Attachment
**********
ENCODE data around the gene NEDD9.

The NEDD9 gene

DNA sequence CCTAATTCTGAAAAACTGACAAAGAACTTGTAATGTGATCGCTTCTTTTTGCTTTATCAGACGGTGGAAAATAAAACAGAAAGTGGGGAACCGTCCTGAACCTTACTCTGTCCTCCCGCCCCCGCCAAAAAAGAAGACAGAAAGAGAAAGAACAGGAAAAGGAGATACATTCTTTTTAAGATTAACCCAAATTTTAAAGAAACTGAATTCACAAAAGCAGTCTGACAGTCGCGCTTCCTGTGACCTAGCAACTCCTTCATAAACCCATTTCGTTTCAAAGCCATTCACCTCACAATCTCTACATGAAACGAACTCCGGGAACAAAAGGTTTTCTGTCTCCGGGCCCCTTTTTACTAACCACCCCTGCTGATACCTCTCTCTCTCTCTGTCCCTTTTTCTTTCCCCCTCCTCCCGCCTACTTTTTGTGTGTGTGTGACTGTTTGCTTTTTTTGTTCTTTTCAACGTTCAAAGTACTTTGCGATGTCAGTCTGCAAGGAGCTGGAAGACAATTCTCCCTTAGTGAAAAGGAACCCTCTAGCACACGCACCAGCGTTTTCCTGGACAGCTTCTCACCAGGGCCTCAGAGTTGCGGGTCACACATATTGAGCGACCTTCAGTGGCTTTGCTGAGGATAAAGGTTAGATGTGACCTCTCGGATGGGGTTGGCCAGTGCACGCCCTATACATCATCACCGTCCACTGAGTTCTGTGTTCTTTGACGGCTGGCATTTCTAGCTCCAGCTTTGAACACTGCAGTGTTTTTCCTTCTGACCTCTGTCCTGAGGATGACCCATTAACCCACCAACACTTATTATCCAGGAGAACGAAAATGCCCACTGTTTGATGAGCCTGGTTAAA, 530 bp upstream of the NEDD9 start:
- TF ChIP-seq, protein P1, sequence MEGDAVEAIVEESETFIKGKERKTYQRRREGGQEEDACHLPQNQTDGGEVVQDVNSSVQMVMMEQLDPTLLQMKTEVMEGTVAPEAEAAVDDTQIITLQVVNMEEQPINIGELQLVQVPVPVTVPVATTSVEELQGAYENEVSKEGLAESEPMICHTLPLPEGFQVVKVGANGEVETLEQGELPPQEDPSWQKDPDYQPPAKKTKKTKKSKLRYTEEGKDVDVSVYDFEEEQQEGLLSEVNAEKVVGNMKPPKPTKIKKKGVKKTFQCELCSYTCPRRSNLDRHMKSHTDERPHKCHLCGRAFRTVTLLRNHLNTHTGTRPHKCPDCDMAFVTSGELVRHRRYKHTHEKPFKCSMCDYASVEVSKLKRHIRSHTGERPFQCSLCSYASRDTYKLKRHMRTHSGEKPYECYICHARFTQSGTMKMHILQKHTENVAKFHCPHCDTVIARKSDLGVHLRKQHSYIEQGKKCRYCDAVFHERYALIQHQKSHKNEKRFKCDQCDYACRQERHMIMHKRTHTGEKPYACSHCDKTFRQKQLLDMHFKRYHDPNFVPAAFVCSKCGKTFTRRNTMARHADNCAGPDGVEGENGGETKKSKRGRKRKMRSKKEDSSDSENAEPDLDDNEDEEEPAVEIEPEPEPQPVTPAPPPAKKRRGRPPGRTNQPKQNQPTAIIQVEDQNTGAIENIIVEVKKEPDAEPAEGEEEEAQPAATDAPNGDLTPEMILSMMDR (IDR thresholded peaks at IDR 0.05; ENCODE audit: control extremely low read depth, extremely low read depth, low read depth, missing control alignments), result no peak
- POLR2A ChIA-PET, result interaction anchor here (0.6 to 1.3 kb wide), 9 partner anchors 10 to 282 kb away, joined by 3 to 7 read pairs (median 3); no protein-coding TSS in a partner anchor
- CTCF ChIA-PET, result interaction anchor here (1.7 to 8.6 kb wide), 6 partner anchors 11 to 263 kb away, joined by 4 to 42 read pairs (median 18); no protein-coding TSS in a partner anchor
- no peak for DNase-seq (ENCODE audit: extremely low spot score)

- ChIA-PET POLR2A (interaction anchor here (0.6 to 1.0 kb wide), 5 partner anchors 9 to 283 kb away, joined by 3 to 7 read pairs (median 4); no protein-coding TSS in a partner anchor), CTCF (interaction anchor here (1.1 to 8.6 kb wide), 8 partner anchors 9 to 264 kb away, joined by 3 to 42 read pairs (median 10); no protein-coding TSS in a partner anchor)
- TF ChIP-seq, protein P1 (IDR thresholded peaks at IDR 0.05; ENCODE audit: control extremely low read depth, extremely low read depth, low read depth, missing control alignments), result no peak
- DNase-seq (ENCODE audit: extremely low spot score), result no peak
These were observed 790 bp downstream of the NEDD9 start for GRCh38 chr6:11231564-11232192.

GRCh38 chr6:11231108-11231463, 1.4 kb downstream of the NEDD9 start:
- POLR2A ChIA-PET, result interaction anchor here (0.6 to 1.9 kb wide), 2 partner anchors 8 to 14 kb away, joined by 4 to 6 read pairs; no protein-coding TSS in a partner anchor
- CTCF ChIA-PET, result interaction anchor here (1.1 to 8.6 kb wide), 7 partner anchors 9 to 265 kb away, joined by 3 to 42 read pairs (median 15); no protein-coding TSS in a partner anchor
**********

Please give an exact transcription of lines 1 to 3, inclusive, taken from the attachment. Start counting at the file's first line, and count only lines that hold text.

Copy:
ENCODE data around the gene NEDD9.

The NEDD9 gene

DNA sequence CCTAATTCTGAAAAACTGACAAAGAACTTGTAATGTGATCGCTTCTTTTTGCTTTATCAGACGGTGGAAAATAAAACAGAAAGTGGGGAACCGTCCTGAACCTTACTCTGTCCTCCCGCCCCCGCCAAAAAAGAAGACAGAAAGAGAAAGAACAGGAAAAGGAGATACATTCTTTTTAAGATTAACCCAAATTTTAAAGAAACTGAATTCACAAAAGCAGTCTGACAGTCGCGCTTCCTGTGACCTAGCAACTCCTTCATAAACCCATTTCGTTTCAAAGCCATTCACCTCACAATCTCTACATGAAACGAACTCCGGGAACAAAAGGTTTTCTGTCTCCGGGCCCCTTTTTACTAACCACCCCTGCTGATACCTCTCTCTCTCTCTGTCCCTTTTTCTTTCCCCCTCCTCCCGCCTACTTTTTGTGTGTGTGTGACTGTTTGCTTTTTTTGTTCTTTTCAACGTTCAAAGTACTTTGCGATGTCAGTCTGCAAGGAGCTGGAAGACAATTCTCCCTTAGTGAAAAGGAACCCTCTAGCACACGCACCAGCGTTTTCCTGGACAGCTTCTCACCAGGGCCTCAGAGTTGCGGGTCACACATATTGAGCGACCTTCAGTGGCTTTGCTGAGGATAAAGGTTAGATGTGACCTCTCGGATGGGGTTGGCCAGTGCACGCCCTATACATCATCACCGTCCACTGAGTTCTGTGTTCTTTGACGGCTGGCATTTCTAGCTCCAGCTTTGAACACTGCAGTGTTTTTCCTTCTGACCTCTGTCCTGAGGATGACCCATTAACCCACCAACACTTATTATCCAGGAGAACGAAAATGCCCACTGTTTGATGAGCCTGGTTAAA, 530 bp upstream of the NEDD9 start: